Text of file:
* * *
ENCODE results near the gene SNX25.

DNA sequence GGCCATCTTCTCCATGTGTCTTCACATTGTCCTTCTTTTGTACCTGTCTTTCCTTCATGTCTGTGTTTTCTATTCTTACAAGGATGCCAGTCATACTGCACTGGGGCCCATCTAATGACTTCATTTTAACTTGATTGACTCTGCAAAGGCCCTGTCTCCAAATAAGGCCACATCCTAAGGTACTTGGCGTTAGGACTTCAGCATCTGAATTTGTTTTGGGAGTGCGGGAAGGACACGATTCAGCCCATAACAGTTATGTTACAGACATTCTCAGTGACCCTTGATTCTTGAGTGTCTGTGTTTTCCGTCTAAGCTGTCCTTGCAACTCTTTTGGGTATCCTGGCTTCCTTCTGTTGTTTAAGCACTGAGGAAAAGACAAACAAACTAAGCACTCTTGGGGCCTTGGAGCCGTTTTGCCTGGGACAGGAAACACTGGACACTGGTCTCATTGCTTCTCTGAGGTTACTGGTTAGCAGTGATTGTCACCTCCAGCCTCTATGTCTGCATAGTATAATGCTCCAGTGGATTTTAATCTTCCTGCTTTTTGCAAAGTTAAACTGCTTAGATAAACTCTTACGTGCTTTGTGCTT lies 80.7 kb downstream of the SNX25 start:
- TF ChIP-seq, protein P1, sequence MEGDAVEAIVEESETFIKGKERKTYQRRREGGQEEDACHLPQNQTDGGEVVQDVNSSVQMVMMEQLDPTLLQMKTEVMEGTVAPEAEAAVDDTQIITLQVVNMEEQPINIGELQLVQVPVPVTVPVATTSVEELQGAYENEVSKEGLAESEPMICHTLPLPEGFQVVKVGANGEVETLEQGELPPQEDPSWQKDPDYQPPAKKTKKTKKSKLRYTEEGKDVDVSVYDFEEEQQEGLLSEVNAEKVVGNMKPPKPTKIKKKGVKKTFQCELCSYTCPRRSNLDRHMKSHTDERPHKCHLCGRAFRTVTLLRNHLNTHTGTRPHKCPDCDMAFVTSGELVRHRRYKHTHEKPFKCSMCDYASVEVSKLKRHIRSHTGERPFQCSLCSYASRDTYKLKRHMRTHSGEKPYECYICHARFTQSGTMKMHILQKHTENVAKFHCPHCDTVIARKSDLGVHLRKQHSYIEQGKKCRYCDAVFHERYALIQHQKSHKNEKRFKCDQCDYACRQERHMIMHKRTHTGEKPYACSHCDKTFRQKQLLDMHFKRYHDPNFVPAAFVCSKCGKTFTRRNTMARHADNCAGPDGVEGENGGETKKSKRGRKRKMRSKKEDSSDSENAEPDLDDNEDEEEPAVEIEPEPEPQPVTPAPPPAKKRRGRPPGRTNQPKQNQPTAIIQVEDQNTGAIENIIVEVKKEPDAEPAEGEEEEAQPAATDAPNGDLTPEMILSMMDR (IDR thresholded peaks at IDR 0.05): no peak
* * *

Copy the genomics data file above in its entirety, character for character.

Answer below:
ENCODE results near the gene SNX25.

DNA sequence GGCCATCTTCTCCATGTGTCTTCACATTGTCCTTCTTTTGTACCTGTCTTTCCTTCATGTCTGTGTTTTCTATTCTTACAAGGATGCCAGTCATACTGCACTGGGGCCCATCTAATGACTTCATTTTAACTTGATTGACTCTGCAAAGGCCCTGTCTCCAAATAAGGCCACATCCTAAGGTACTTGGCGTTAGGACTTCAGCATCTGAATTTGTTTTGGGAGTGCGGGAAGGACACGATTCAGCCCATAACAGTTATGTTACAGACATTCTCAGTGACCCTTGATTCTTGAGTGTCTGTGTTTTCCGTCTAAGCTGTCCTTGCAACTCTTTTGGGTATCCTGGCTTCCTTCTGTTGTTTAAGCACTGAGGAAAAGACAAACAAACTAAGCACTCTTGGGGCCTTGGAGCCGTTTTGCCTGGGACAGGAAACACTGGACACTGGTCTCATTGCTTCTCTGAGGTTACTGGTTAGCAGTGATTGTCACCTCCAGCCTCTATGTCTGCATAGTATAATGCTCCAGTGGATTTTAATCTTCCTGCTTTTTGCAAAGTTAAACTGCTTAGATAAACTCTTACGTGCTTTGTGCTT lies 80.7 kb downstream of the SNX25 start:
- TF ChIP-seq, protein P1, sequence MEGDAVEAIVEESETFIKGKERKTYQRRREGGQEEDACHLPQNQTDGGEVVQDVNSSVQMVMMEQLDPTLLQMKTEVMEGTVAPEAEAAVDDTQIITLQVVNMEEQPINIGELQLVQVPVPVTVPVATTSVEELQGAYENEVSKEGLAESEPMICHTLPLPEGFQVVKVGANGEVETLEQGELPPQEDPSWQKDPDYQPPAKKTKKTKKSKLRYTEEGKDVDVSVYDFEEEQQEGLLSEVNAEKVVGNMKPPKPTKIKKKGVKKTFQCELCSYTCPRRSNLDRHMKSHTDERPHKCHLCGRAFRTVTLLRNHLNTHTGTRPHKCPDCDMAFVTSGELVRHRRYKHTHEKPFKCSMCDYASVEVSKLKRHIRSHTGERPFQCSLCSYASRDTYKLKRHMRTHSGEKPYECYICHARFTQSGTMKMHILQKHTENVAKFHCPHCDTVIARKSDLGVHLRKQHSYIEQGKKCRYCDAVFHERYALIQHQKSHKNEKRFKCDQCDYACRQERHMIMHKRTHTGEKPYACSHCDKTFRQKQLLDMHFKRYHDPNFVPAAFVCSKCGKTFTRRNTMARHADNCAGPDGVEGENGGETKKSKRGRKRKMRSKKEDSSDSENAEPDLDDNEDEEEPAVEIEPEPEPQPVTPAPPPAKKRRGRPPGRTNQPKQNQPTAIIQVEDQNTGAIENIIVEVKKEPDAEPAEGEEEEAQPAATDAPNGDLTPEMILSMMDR (IDR thresholded peaks at IDR 0.05): no peak